Everyone has heard this expression – not just those of us in recovery but others as well. From my own experience, it is very easy to say but much harder to practice.
Many of us often blame our problems (including our addiction) on other people. In my case, it was easier to avoid people and drink alone, rather than letting on how often and how much I drank. When I was confronted about my addiction, I could give what I thought were really good reasons for it – usually involving someone else’s behavior.
I always thought that I was a much happier person when I drank and got along better with people if I had a few drinks. In actual fact, I found myself getting argumentative with others because the alcohol gave me the “courage” to tell them what I really thought. I wanted people (especially family) to mind their own business, and I never considered their feelings or needs.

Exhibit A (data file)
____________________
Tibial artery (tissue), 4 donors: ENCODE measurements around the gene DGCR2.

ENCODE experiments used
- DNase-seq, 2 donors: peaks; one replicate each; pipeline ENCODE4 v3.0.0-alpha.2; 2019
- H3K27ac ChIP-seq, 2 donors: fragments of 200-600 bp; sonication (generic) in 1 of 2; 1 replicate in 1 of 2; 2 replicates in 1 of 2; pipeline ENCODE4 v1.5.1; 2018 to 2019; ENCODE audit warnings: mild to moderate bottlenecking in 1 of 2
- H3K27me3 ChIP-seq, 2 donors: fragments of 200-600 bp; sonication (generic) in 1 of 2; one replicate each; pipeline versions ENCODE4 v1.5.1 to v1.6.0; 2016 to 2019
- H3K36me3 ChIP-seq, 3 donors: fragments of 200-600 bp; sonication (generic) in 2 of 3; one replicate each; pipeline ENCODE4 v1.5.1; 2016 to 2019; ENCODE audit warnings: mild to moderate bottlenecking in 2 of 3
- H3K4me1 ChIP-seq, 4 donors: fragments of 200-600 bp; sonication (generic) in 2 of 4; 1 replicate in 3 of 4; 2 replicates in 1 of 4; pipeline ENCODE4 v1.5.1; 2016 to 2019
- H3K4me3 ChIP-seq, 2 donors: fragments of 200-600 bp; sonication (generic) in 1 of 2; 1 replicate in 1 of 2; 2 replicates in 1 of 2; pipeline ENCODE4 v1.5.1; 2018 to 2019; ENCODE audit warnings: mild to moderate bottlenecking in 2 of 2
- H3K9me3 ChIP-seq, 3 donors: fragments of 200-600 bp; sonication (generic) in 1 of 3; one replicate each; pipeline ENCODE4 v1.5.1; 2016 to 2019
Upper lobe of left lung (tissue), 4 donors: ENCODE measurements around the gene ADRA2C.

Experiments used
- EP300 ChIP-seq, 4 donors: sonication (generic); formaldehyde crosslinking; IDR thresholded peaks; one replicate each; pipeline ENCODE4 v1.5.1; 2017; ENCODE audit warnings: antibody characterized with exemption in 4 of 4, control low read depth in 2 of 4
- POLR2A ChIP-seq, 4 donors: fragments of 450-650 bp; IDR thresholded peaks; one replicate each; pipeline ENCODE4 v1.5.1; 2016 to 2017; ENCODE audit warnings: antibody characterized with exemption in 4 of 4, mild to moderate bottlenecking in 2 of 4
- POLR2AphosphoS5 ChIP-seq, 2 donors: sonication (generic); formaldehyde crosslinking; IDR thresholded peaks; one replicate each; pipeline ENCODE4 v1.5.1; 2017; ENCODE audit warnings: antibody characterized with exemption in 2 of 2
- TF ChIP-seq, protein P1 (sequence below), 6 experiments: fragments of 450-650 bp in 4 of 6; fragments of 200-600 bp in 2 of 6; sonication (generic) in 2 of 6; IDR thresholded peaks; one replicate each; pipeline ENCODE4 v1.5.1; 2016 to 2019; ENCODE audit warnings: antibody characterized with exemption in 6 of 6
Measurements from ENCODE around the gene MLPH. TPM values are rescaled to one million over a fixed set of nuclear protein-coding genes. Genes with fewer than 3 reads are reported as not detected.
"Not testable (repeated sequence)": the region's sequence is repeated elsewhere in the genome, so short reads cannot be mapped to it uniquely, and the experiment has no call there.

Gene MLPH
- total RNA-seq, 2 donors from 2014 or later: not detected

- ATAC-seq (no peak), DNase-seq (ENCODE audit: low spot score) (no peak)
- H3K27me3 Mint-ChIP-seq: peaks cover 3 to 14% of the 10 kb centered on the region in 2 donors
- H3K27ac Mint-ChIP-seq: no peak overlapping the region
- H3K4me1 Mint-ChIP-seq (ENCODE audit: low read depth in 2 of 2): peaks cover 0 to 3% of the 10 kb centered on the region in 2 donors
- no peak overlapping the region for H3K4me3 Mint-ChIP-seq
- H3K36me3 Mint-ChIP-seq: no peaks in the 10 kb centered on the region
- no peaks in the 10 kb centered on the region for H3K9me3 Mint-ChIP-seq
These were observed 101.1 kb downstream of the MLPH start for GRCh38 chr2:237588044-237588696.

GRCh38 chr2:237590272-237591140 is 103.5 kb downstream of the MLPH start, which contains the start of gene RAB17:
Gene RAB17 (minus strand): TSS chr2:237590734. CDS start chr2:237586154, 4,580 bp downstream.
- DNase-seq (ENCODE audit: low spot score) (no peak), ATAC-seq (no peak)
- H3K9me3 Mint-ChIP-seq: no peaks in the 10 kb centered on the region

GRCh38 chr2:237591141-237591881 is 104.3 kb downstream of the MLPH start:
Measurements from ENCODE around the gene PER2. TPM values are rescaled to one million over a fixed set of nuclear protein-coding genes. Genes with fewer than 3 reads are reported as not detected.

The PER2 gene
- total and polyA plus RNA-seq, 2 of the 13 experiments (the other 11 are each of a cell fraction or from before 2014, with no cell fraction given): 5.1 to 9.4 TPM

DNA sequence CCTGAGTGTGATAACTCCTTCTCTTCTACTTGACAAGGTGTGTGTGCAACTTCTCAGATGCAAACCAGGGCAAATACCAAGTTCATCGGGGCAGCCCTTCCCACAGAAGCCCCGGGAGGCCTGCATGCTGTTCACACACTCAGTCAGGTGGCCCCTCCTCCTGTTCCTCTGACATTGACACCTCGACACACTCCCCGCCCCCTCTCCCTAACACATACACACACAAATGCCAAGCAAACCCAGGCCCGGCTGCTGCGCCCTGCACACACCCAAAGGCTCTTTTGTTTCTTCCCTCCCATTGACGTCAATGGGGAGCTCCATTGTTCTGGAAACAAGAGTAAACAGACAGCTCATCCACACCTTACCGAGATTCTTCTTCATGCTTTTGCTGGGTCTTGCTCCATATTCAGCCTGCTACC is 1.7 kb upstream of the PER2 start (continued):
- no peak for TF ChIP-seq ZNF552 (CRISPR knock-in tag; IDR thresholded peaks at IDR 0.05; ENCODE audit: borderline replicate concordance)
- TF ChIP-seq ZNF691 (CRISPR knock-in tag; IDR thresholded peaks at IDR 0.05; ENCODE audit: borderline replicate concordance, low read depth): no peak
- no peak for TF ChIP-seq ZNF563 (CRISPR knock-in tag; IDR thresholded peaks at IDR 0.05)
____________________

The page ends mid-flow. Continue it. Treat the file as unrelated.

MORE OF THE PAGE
I have learned that it was actually guilt over my own addiction that made me hold grudges against those I did not agree with. Now I know that there are going to be people who do things in their lives that I don’t like. But I have to learn to live with the differences – it is essential to my peace of mind and my recovery. I am learning to tolerate or ignore what others say or do (unless of course it is constructive to me) – it’s just not worth getting angry and possibly relapsing.
“Live and let live” has become a mantra for me – I try to understand other people and respect their right to act the way they want. This is actually becoming easier with time – I am happy in my own life, and that makes it easier to let others do and be the same.